I would be interested to understand what it is that you think needs clarification? Is it the “how DXdao generates fees” or is it the “how fees are directed to DXD.” While I think the latter needs to be solidified, in my opinion the former is the bigger question.

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I’m open to hearing suggestions for what limits would strike a compromise between treasury and maintaining meaningful buyback support.

But there’s 3years of runway in the treasury that’s already set aside and not being used in the buyback funds. There’s also revenue / future revenue from DXdao products. I don’t think it’s realistic that the treasury would be drained by continuing the buyback at a (minimum) 30% discount to NAV.

I think if we wanted to consider halting or significantly limiting the buybacks at some stage, then that conversation should be had after Gov 2.0 is implemented. That way DXD holders can have a meaningful say.

There’s 3 years of runway available. Last I heard we were expecting Gov 2.0 within about a year if I’m not wrong. Maintain the buybacks up to 70% DXD and at a consistent pace. Then within a year when Gov 2.0 is live, reassess the impact on the treasury and the runway / burn rate and reopen the discussion.

I think this is true because of the lack of definition of NAV & the concern is definitely valid - if the circulating supply keeps decreasing, then NAV keeps increasing (as does 70% of NAV), so eventually you actually just keep buying indefinitely with the illusion that the discount is still there. FWIW, I don’t think we’ve got close to the point at which we’ve been doing this yet, so I don’t think this has harmed us up to this point.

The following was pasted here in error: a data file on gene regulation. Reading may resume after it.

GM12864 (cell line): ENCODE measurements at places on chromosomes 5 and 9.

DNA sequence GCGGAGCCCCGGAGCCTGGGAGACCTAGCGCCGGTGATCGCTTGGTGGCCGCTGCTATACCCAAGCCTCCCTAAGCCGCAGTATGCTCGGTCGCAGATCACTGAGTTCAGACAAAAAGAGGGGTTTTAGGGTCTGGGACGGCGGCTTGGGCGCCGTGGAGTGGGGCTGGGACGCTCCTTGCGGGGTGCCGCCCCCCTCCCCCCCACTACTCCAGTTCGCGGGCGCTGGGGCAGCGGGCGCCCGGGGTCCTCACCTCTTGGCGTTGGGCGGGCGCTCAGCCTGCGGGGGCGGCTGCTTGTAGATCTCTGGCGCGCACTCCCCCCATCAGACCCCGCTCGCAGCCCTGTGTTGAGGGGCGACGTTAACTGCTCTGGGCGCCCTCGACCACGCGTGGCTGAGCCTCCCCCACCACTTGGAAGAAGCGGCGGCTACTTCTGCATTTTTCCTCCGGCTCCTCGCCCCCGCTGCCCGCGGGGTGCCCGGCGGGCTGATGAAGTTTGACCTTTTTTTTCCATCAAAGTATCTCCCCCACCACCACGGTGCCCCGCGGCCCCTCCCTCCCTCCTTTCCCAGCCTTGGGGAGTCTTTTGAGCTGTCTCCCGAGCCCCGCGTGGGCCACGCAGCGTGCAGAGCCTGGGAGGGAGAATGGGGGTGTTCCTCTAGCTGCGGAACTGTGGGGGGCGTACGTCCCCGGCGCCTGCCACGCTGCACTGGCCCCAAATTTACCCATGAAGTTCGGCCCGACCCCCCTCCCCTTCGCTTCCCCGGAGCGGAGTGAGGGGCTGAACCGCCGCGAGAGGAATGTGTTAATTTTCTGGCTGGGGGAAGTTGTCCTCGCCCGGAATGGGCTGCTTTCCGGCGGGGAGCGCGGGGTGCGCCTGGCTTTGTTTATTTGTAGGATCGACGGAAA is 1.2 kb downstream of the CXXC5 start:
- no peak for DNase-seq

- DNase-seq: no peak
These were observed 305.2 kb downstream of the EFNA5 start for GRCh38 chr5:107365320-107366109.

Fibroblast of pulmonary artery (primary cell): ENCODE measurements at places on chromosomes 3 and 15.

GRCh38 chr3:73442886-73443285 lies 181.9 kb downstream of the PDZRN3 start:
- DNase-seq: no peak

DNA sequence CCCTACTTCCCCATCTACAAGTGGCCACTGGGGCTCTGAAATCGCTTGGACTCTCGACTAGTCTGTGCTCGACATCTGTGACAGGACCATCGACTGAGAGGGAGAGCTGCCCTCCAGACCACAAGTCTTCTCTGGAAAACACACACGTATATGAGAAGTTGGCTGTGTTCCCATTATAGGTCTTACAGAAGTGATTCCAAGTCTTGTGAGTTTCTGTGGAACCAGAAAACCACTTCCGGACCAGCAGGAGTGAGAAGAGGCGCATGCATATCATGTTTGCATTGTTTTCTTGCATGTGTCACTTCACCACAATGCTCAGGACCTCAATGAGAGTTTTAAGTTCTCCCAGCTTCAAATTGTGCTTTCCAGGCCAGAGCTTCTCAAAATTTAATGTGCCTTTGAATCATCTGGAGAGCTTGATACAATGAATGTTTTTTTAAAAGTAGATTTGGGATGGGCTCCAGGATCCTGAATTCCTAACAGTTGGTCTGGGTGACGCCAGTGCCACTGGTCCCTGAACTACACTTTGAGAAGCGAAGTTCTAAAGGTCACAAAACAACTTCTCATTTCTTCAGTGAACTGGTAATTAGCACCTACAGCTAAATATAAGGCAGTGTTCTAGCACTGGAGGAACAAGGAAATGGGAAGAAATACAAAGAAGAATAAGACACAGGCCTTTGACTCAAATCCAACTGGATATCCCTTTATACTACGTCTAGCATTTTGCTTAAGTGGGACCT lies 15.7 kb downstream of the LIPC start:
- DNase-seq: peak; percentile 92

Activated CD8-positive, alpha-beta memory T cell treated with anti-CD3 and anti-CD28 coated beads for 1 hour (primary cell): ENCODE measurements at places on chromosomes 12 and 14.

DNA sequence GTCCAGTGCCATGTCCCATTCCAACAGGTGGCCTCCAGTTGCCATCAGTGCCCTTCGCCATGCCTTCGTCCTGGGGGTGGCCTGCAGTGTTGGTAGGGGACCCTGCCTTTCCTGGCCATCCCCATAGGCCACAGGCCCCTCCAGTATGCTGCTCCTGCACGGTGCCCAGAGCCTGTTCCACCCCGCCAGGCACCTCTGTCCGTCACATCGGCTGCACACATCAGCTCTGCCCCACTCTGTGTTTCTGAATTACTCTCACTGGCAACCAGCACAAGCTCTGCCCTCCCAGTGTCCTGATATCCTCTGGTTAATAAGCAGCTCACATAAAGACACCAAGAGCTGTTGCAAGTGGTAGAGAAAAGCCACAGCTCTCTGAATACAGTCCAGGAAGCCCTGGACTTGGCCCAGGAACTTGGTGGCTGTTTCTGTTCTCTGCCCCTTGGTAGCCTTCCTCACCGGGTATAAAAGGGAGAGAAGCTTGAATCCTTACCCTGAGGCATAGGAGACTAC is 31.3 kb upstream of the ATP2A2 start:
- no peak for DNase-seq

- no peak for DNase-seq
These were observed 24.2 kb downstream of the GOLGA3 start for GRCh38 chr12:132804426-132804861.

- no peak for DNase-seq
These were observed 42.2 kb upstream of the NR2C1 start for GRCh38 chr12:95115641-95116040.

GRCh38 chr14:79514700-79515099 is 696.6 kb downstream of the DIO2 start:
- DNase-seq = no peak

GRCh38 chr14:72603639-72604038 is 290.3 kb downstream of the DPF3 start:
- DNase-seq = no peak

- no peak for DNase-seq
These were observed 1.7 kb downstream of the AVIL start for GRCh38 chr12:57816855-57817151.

Although of course we’ve been discussing an alternative model above, I think a sensible addendum for the buyback continuation option is that once the current 200E is depleted, we then calculate the circulating supply at that point, and call that the ‘supply-for-purposes-of-buybacking’ :laughing: e.g. if the circulating supply at that point is 30,000, and the original 70% target was maintained, then buybacks would continue until Price = Treasury * 0.7 / 30,000, regardless of whether the DAO has bought back another 29,000 DXD. This way, you don’t get the same possibility for infinite drain.

Something like that, if the buyback continuation were to be considered at all. I think this is what you mean by the complete draining of the treasury @JohnKelleher ? Maybe I’m misinterpreting.

I do think @0xSpicySoup has a point about the Fedspeak angle; the proposal to continue to 70% was ratified on-chain, and people may have made decisions based on this passed proposal. However, I think recent discussions have all still been in good faith, things can change rapidly in this industry, and I hope we can reach a beneficial outcome for all involved, especially the longevity of the DAO.